- The Washington Times - Monday, July 1, 2002

A whistleblower who revealed more than $150,000 worth of mismanagement at the National Capital Planning Commission will receive a federal public service award next week for her disclosure.
Cindy L. Snyder, a former administrative assistant for budget and accounting at the planning commission, reported accounting discrepancies that prompted the suspension of the NCPC's chief operating officer, Connie M. Harshaw. Tomorrow, Miss Snyder will receive the U.S. Office of Special Counsel's (OSC) annual Public Service Award.
"Ms. Snyder's disclosures resulted in comprehensive investigations, which revealed significant violations of law," OSC special prosecutor Elaine Kaplan said.
The Washington Times last week first reported the OSC's investigation of Mrs. Harshaw.
The OSC found that, under Mrs. Harshaw's direction, the commission illegally charged $153,187 in fiscal year 1997 payroll expenditures to fiscal 1998, a violation of the Anti-Deficiency Act. The federal law requires payroll charges in federal agencies to be paid out of funds for the fiscal year in which these expenses are incurred.
The probe also confirmed Miss Snyder's accusations that the planning commission in 1998 charged $832,021 to accounts from previous years, dating to fiscal 1992. OSC officials say they have been unable to prove which commission official authorized the expenditures.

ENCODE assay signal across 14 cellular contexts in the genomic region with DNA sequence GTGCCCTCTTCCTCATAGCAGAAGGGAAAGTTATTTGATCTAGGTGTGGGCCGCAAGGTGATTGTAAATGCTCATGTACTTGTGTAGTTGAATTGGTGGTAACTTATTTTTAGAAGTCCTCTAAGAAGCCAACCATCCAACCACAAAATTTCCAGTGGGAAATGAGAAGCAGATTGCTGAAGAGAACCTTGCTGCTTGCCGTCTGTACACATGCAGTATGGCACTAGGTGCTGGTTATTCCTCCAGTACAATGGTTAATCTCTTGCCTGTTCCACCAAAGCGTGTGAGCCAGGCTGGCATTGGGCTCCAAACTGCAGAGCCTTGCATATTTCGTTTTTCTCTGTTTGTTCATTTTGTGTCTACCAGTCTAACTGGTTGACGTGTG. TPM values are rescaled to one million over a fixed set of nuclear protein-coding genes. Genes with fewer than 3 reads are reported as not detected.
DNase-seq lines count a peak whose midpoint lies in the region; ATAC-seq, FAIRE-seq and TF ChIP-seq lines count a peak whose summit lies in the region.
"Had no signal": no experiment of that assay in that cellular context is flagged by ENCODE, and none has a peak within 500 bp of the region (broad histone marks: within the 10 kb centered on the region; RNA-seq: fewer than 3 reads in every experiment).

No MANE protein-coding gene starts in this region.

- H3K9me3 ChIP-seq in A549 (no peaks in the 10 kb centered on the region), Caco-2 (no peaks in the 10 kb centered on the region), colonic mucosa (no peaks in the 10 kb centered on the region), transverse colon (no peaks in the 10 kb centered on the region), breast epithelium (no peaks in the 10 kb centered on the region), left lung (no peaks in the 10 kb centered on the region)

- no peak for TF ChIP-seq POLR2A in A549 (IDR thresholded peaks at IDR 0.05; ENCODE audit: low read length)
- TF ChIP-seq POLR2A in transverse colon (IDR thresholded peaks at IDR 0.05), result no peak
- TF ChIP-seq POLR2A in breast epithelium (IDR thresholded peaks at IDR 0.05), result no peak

Miss Snyder has been unavailable for comment. Sources familiar with the case say she is working for another federal agency and is declining to comment.
Mrs. Harshaw has repeatedly denied the charges, saying the bookkeeping decisions in question originated not with her but her staff, which included Miss Snyder.
Mrs. Harshaw also said that when Miss Snyder complained to the OSC, "there was a threat of personnel action" against the former staffer.
Mrs. Kaplan said she was "disappointed" by Mrs. Harshaw's comments, "which unfairly disparaged Ms. Snyder's motives in coming forward" to the OSC.
The remarks were "a strategy employed to deflect attention away from the wrongdoing [Miss Snyder] has revealed," Mrs. Kaplan said.
In a letter to Congress and President Bush last week, Mrs. Kaplan complained that the commission a 12-member board appointed to oversee plans for federal buildings and monuments in the region has failed to adequately punish Mrs. Harshaw.
Mrs. Harshaw served a 15-day suspension in three-day increments that included weekends from November to January, according to documents obtained by The Times.
Ash Jain, a lawyer for the commission, has said that "appropriate disciplinary action has been taken" against Mrs. Harshaw, and that the commission has implemented bookkeeping reforms to ensure laws are not broken.


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